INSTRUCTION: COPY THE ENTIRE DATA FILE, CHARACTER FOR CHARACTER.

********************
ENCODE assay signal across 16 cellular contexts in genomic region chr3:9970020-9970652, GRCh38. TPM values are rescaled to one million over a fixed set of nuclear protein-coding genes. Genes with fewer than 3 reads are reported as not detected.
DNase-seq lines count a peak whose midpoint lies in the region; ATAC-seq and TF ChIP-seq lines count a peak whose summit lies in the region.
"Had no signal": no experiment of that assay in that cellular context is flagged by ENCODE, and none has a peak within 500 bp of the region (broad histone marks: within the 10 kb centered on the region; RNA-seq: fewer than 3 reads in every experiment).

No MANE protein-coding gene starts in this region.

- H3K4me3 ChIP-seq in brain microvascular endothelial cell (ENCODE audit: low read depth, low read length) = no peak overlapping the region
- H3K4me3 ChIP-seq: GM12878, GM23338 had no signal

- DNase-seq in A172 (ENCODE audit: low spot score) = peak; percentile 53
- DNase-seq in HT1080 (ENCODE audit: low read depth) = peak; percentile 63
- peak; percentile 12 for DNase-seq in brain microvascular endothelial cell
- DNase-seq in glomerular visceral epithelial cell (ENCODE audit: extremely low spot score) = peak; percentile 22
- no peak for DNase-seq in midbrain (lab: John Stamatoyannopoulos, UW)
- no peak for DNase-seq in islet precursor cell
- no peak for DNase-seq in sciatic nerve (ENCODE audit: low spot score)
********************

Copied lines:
ENCODE assay signal across 16 cellular contexts in genomic region chr3:9970020-9970652, GRCh38. TPM values are rescaled to one million over a fixed set of nuclear protein-coding genes. Genes with fewer than 3 reads are reported as not detected.
DNase-seq lines count a peak whose midpoint lies in the region; ATAC-seq and TF ChIP-seq lines count a peak whose summit lies in the region.
"Had no signal": no experiment of that assay in that cellular context is flagged by ENCODE, and none has a peak within 500 bp of the region (broad histone marks: within the 10 kb centered on the region; RNA-seq: fewer than 3 reads in every experiment).

No MANE protein-coding gene starts in this region.

- H3K4me3 ChIP-seq in brain microvascular endothelial cell (ENCODE audit: low read depth, low read length) = no peak overlapping the region
- H3K4me3 ChIP-seq: GM12878, GM23338 had no signal

- DNase-seq in A172 (ENCODE audit: low spot score) = peak; percentile 53
- DNase-seq in HT1080 (ENCODE audit: low read depth) = peak; percentile 63
- peak; percentile 12 for DNase-seq in brain microvascular endothelial cell
- DNase-seq in glomerular visceral epithelial cell (ENCODE audit: extremely low spot score) = peak; percentile 22
- no peak for DNase-seq in midbrain (lab: John Stamatoyannopoulos, UW)
- no peak for DNase-seq in islet precursor cell
- no peak for DNase-seq in sciatic nerve (ENCODE audit: low spot score)